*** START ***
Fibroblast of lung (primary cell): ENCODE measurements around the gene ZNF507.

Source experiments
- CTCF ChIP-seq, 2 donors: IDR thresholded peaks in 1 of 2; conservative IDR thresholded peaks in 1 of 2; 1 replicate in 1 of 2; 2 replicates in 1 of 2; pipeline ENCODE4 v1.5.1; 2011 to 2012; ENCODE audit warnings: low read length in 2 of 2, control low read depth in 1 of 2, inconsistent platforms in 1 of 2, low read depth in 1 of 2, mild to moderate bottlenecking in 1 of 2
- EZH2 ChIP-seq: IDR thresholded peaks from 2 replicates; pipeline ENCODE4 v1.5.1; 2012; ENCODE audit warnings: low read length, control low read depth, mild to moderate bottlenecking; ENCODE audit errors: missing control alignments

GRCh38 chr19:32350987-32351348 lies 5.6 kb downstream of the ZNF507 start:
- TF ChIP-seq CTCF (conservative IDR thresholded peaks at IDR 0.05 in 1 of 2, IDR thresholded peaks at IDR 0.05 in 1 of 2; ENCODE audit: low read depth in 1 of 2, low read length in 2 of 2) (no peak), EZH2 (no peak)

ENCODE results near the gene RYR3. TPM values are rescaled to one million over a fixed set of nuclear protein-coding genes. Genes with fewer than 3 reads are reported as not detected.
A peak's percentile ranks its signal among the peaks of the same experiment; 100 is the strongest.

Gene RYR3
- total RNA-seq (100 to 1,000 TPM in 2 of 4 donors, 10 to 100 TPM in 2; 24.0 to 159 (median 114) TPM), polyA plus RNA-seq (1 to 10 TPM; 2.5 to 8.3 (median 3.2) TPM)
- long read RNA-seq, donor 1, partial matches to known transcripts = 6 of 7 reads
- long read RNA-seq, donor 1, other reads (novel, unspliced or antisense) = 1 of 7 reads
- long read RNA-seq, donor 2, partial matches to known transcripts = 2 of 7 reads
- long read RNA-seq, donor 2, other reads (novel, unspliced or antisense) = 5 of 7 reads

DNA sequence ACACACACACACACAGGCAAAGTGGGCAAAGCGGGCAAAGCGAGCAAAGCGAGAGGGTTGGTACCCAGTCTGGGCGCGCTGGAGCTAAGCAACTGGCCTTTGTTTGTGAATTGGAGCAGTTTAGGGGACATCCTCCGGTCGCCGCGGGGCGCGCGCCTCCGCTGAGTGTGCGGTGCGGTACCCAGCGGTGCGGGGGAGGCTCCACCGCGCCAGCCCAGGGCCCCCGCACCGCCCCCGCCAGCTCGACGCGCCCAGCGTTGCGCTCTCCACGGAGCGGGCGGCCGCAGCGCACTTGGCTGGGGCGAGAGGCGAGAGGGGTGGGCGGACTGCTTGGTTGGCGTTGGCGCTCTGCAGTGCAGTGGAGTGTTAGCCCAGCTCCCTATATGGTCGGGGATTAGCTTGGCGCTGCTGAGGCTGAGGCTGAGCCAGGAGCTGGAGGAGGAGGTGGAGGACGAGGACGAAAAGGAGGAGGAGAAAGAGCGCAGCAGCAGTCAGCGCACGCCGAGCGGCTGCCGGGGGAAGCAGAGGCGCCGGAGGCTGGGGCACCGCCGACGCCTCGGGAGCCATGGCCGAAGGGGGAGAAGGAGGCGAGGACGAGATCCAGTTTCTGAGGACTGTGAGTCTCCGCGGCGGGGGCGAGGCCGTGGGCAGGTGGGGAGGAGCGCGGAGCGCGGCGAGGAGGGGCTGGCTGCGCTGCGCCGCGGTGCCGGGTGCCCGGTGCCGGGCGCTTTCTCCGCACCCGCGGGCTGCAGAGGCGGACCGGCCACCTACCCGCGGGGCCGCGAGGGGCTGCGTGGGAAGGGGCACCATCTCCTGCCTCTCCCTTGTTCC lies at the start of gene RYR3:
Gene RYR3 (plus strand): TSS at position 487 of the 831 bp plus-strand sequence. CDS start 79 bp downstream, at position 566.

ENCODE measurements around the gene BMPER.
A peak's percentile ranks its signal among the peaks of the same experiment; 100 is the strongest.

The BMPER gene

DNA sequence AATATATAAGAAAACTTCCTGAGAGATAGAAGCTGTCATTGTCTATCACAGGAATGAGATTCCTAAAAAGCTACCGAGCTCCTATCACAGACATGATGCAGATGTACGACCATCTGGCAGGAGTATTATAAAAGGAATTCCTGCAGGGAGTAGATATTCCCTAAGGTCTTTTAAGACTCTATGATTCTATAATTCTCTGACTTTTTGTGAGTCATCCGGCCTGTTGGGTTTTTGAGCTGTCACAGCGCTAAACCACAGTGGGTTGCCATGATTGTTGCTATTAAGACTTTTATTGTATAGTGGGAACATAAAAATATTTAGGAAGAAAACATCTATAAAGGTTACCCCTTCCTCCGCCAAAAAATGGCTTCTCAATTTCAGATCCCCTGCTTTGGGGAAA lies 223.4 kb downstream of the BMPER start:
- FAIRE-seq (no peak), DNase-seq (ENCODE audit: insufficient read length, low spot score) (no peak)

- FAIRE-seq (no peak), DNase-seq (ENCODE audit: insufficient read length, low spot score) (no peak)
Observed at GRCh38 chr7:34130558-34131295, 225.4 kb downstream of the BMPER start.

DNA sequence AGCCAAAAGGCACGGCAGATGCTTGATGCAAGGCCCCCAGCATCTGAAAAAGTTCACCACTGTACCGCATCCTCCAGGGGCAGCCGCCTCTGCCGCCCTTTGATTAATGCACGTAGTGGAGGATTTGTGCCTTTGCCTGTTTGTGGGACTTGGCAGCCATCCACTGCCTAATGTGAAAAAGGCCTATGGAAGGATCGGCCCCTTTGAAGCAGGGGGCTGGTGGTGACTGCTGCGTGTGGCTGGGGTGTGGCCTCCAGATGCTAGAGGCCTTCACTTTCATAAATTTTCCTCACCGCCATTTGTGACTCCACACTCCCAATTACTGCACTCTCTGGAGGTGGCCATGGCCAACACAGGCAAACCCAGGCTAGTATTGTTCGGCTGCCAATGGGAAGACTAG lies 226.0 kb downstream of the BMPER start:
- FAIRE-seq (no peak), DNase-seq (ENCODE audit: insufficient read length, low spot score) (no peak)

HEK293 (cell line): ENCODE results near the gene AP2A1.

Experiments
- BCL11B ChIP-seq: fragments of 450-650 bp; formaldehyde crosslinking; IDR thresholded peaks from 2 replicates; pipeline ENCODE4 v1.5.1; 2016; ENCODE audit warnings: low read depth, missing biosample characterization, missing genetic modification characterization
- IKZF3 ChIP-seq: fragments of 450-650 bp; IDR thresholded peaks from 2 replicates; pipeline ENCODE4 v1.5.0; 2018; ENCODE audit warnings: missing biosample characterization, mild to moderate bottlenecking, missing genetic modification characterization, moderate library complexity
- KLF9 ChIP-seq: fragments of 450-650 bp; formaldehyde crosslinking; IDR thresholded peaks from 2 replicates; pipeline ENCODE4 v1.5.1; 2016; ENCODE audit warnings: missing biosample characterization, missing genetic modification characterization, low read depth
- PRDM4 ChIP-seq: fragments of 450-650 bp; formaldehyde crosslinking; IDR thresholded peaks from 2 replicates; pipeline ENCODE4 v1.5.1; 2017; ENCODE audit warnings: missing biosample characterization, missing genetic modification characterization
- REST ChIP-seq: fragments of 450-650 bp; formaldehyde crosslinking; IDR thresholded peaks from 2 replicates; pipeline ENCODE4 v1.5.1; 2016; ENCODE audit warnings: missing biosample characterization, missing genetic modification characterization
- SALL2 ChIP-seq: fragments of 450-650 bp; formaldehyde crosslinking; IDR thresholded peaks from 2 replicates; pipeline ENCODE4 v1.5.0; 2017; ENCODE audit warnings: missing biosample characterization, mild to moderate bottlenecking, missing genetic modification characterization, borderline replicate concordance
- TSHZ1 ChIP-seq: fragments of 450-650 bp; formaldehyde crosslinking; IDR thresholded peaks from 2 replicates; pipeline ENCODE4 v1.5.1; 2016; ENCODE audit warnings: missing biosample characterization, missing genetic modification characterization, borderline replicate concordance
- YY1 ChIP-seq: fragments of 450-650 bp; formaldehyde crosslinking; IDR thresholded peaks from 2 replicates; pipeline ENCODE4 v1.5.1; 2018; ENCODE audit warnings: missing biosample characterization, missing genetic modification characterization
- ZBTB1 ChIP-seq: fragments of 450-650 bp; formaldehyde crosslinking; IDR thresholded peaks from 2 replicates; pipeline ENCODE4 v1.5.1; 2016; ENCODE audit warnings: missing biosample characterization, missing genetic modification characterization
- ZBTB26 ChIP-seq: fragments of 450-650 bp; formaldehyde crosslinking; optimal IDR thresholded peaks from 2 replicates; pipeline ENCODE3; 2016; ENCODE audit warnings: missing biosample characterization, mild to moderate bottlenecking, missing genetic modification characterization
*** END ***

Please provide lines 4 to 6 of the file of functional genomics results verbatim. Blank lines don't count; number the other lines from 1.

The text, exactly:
- EZH2 ChIP-seq: IDR thresholded peaks from 2 replicates; pipeline ENCODE4 v1.5.1; 2012; ENCODE audit warnings: low read length, control low read depth, mild to moderate bottlenecking; ENCODE audit errors: missing control alignments

GRCh38 chr19:32350987-32351348 lies 5.6 kb downstream of the ZNF507 start:
- TF ChIP-seq CTCF (conservative IDR thresholded peaks at IDR 0.05 in 1 of 2, IDR thresholded peaks at IDR 0.05 in 1 of 2; ENCODE audit: low read depth in 1 of 2, low read length in 2 of 2) (no peak), EZH2 (no peak)